Monday, September 22, 2008

On "Taking You Fast" by Ann K. Ryles (4716 words) ***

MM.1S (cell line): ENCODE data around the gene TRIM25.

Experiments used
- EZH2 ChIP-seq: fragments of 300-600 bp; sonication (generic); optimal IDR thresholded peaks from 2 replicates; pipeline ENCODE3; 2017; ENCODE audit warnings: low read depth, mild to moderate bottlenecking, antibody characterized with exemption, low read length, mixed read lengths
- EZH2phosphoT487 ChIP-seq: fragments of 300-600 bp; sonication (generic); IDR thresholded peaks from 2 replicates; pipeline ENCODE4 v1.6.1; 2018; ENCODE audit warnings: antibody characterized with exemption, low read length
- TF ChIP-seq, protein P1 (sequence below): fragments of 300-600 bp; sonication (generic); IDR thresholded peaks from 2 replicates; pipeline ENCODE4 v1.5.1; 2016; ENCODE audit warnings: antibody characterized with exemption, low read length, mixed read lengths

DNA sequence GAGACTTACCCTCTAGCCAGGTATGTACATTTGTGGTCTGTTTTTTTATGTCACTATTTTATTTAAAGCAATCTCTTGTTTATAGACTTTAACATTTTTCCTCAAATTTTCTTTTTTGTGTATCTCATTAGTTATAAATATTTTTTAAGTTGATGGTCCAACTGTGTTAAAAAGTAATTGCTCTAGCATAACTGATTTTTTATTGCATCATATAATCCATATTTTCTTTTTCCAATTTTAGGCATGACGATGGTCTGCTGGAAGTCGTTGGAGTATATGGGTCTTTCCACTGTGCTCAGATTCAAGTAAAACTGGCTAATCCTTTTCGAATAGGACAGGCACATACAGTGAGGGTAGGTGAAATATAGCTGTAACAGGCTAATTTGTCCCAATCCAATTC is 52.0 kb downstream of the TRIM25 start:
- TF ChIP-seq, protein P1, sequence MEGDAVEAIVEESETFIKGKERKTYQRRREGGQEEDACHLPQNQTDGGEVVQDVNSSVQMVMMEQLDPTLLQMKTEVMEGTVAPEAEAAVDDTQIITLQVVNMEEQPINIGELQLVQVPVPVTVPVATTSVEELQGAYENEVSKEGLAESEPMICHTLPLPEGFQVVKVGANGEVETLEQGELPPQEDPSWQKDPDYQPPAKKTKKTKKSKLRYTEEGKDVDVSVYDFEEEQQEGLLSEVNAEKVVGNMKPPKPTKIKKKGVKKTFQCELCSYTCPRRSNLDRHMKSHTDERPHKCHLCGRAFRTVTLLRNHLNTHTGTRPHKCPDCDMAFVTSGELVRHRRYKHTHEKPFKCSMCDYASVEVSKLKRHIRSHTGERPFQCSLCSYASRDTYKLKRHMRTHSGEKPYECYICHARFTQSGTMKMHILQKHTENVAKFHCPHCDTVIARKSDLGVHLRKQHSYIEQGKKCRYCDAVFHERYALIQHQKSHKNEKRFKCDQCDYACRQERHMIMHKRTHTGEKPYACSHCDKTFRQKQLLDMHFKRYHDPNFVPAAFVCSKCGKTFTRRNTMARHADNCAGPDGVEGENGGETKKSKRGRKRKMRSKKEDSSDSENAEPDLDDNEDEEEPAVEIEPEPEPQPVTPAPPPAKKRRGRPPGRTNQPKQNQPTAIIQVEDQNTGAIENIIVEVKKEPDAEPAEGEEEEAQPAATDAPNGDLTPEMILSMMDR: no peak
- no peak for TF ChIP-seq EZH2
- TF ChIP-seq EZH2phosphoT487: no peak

I have yet to find a bad story in Stirring. But then again, Stirring so rarely publishes fiction that I get the feeling it's extremely selective. Here's a piece that is very finely written, full of the things one so often sees in fiction--adultery and child abuse. In Ryles's hands, however, they don't come off as pat. They come off as engaging. Part of this has to do with the second person. I have friends who simply reject any story written in the second person. I think this a big mistake. Granted, perhaps I'm a bit too prone to like stories in the second person. Blame that on all the Choose Your Own Adventure novels I read as a kid. But take this story and put it in the first person. It would seem to work fine (I'd say no worse or better than it does in the second person)--until the ending. Part of what's going on here is that "you" are in the present, remembering all these moments leading to this moment at the end. The first person, at the end, in the present tense, I would argue, would seem entirely contrived. You couldn't tell this story this way--you couldn't use the present tense. You couldn't leave us at the start of a trip into the unknown. You'd already be there, telling this story. You'd know. Read the story here.

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